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Technology Development

Technology Development

HSD pursues advanced technology developments enabling new science and promoting the Nation’s space technology infrastructure. The efforts are supported through competed opportunities such as the Heliophysics Technology and Instrument Development for Science (H-TIDeS) program, cooperation with private industry through programs such as Small Business Innovation Research (SBIR) and Small Business Technology Transfer (STTR), and a limited internal R&D program. The technology development activities within HSD are coordinated by Dr. Nicholas Paschalidis, Senior Project Scientist for Technology Advancement with support from the Heliophysics Line of Business.

HSD technology development includes:
  • Instruments for remote sensing of the sun in visible/UV/EUV/X-rays and gamma rays with emphasis on advancing spectral and spatial resolution
  • Instruments for in-situ and remote sensing of the heliosphere and the magnetosphere / ionosphere of the Earth and other planets, such as advanced plasma spectrometers, ion and neutral composition and neutral winds, Langmuir probes, energetic particle sensors, neutral atom imagers, UV imagers, and electric and magnetic field instruments
  • Miniaturization of instruments for accommodation on CubeSat and other small platforms
  • Advanced modeling and visualization technologies for space weather research
  • Technologies for constellation and precision formation flying of small satellites for future multi-satellite missions
  • A new 6U Cubesat development - Dellingr – with a goal to offer to the research community a reliable 6U bus for future missions

HSD builds instruments for missions on all scales, including major instruments such as the MMS/FPI Dual Electron Spectrometers and the Solar Wind Composition Analyzer. Here we illustrate three examples of recent HSD instruments that are flying or will soon fly on CubeSats, a focus on miniaturization consistent with the thrust of the Decadal Survey.

Firefly

Firefly
The NSF-funded Firefly CubeSat was launched on 19 November 19 2013 and is now returning data on Terrestrial Gamma-ray Flashes (TGFs), bremsstrahlung radiation produced by 10-30 MeV electrons that are thought to be accelerated upwards over thunderstorms; a fraction of these electrons could escape the atmosphere and enter the Van Allen radiation belts. Firefly’s highly integrated design accommodates three instruments (VLF radio receiver, optical photodiodes, and a novel fast scintillation detector) in a 3U package.

D. Rowland (674) is Firefly PI. The team includes Siena College, U. Maryland Eastern Shore, the Hawk Institute for Space Sciences, and the GSFC Wallops Flight Facility.












CeRES

CeRES
The Compact Radiation Belt Explorer (CeRES) is the first NASA-funded CubeSat mission. The PI is Shri Kanekal (672, pictured). This 3U CubeSat will explore the charged-particle dynamics of the Van Allen belts by measuring precipitating 1-5 MeV electrons and 15-50 MeV protons with a spectral time resolution of 5 ms. The Miniaturized Electron and Proton Telescope (MERiT), based on a stack of silicon solid state detectors, is being built at GSFC for launch in 2015.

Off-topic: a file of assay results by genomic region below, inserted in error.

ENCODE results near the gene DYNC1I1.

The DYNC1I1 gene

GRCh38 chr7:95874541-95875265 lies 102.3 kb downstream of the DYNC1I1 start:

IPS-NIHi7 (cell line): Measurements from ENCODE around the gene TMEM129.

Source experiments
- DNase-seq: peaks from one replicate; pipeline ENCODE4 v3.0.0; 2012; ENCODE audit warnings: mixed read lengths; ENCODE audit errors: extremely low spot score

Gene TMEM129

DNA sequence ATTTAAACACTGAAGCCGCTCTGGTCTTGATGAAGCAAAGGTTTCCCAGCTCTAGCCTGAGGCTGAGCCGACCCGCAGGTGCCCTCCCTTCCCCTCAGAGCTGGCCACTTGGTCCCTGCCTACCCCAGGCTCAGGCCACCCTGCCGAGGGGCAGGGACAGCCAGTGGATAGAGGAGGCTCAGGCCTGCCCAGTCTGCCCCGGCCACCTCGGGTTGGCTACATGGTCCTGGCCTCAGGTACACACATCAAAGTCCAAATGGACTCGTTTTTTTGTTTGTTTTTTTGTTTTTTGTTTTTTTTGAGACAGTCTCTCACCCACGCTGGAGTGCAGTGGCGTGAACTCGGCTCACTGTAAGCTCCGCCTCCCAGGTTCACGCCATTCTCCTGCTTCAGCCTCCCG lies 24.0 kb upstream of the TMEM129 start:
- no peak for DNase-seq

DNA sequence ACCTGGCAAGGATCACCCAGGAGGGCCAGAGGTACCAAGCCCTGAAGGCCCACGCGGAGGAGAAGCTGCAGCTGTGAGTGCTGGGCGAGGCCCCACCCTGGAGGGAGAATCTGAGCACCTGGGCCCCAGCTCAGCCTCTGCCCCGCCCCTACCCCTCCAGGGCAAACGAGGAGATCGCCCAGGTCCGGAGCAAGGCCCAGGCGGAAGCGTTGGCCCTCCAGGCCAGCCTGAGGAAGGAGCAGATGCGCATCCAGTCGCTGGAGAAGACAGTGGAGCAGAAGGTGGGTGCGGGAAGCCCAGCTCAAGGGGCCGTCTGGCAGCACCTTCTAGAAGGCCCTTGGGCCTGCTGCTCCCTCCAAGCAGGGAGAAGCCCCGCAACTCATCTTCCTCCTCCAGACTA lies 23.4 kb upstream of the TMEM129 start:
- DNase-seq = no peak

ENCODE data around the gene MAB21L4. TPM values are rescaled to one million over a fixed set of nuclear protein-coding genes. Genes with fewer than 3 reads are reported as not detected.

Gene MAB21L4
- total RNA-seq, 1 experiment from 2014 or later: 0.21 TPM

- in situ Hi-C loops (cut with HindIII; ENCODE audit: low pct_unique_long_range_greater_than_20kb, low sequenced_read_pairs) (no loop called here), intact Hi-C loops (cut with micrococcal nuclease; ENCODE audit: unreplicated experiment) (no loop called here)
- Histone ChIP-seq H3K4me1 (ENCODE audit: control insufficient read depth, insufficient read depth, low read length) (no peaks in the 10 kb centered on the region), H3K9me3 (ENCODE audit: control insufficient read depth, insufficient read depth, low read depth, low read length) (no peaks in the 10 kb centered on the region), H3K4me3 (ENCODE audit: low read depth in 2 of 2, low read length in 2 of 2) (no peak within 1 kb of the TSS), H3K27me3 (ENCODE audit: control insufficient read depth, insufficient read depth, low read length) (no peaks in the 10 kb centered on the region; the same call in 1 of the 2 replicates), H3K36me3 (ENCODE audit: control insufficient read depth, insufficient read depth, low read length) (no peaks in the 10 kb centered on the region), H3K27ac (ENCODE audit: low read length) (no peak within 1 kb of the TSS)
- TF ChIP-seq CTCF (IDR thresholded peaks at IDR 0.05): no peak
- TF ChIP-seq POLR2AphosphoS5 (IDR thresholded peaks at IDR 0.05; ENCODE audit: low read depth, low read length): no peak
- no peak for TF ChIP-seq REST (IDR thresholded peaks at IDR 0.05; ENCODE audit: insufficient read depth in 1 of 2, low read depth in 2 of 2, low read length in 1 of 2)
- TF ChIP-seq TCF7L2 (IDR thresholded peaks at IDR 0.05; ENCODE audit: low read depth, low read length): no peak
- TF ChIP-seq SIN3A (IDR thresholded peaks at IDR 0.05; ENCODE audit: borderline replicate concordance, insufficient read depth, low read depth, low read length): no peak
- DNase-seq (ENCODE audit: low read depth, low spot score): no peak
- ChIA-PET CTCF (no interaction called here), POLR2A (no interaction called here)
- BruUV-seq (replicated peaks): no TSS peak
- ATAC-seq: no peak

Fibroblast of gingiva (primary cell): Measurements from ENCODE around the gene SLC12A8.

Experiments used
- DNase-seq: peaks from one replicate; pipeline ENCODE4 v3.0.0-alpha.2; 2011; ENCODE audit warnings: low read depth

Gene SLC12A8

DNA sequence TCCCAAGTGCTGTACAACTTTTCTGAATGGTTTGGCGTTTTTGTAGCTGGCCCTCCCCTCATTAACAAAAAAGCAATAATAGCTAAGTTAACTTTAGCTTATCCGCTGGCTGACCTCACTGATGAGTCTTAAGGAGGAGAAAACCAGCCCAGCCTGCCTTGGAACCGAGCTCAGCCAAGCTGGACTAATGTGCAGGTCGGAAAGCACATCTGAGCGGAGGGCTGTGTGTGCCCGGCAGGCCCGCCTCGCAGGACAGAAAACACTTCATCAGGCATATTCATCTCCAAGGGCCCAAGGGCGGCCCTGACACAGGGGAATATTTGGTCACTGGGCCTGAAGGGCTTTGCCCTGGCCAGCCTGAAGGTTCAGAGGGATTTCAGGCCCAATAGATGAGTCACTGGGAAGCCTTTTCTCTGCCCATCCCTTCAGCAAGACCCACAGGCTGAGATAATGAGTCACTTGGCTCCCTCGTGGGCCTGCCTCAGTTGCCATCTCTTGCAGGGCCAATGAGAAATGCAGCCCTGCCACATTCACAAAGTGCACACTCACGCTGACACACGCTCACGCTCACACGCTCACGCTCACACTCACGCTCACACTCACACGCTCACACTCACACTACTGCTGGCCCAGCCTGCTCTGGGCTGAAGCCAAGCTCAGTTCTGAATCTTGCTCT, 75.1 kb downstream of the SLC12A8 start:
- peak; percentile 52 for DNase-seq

Measuring Ionospheric Composition for EXOCUBE

The EXOCUBE mission will measure the densities of all significant neutral and ionized atom species in the ionosphere, including [O], [H], [He], [O+], [H+], [He+], and total ion density, in order to explore physical processes (such as charge exchange) and constrain modeling of the upper atmosphere. The PI is Robert Kerr of Scientific Solutions, Inc.; partners include California Polytechnic State U., GSFC, and U. Wisconsin Madison.

EXOCUBE
In less than 9 months, the GSFC team, led by S. Jones (674) and N. Paschalidis (670), developed a miniaturized Ion and Neutral Mass Spectrometer (INMS) that they will soon deliver for launch in October 2014.











Instruments for Heliophysics Science including TOF x E x Delay Line Particle Technologies

Presentation: HQ_SMD-Tech_Presentation.pdf

From the complex interactions on the sun’s surface and within its corona out to the boundaries of the heliosphere, we are witnessing the development of ground breaking scientific discovery and technological innovation across all disciplines in Heliophysics science and research. Dr. Paschalidis will present information on time of flight (TOF) x Energy x angle particle analyzers, a family of rad hard application specific integrated circuits (ASICs, TOF, Energy, TRIO, CFD, PKD) and delay line imagers. The ASICs and delay imagers were created by Dr. Paschalidis himself and have been flown on missions across science mission directorate including IMAGE, CASSINI, MESSENGER, STEREO, IBEX, PLUTO, RBSP, MMS, JUNO, and will be flown on BebiColombo, Solar Orbiter, Solar Probe Plus, JUICE and also Cubesat missions CeREs and Cusp+. New innovations on neutral/charges particles will be discussed including a compact Ion and Neutral Mass Spec with temperature/drift/wind capability for recent Cube/Small Satellite missions including NSF’s ExoCube1 and ExoCube2, and GSFC Dellingr and PetitSat. The presentation will expand on a diverse portfolio of particles, fields and photon imaging instruments, including platform requirements for constellation and precision formation flying.

Instruments for Heliophysics Science including TOF x E x Delay Line Particle Technologies - 2017 IRAD Results: Foil –MCP –TOF Mass Spectra

Presentation: Foil-MCP-TOF_Mass_Spectra.pdf

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